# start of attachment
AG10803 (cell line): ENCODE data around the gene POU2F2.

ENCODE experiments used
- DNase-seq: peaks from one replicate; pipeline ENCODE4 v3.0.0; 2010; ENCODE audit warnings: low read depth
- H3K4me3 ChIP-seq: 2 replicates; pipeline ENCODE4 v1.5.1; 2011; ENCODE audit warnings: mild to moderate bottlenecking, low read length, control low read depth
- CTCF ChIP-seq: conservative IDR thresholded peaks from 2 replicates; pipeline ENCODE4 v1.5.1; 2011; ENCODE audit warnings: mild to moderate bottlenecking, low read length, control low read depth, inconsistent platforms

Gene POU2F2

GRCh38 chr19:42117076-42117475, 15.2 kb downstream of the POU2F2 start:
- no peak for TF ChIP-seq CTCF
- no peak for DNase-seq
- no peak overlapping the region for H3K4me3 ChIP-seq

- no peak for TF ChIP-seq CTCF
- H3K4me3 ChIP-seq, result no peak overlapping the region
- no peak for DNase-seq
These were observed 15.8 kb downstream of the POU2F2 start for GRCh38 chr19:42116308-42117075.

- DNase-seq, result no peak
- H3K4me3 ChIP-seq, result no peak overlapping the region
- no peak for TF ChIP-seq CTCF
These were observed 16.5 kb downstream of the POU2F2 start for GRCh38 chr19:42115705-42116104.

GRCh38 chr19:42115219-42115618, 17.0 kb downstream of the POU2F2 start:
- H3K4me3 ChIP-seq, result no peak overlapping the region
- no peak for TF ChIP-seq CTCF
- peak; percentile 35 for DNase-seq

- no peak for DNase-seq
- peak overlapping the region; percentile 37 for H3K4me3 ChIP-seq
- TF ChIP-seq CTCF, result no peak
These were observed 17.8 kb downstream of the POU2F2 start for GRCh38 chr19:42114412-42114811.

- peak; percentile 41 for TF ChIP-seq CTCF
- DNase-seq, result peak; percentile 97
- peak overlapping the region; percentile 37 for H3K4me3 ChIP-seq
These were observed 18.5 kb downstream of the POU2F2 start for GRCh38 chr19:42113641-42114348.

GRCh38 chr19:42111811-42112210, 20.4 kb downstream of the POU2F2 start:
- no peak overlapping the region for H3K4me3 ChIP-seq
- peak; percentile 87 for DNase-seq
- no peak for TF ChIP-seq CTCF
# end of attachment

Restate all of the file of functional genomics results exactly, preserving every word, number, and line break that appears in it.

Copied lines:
AG10803 (cell line): ENCODE data around the gene POU2F2.

ENCODE experiments used
- DNase-seq: peaks from one replicate; pipeline ENCODE4 v3.0.0; 2010; ENCODE audit warnings: low read depth
- H3K4me3 ChIP-seq: 2 replicates; pipeline ENCODE4 v1.5.1; 2011; ENCODE audit warnings: mild to moderate bottlenecking, low read length, control low read depth
- CTCF ChIP-seq: conservative IDR thresholded peaks from 2 replicates; pipeline ENCODE4 v1.5.1; 2011; ENCODE audit warnings: mild to moderate bottlenecking, low read length, control low read depth, inconsistent platforms

Gene POU2F2

GRCh38 chr19:42117076-42117475, 15.2 kb downstream of the POU2F2 start:
- no peak for TF ChIP-seq CTCF
- no peak for DNase-seq
- no peak overlapping the region for H3K4me3 ChIP-seq

- no peak for TF ChIP-seq CTCF
- H3K4me3 ChIP-seq, result no peak overlapping the region
- no peak for DNase-seq
These were observed 15.8 kb downstream of the POU2F2 start for GRCh38 chr19:42116308-42117075.

- DNase-seq, result no peak
- H3K4me3 ChIP-seq, result no peak overlapping the region
- no peak for TF ChIP-seq CTCF
These were observed 16.5 kb downstream of the POU2F2 start for GRCh38 chr19:42115705-42116104.

GRCh38 chr19:42115219-42115618, 17.0 kb downstream of the POU2F2 start:
- H3K4me3 ChIP-seq, result no peak overlapping the region
- no peak for TF ChIP-seq CTCF
- peak; percentile 35 for DNase-seq

- no peak for DNase-seq
- peak overlapping the region; percentile 37 for H3K4me3 ChIP-seq
- TF ChIP-seq CTCF, result no peak
These were observed 17.8 kb downstream of the POU2F2 start for GRCh38 chr19:42114412-42114811.

- peak; percentile 41 for TF ChIP-seq CTCF
- DNase-seq, result peak; percentile 97
- peak overlapping the region; percentile 37 for H3K4me3 ChIP-seq
These were observed 18.5 kb downstream of the POU2F2 start for GRCh38 chr19:42113641-42114348.

GRCh38 chr19:42111811-42112210, 20.4 kb downstream of the POU2F2 start:
- no peak overlapping the region for H3K4me3 ChIP-seq
- peak; percentile 87 for DNase-seq
- no peak for TF ChIP-seq CTCF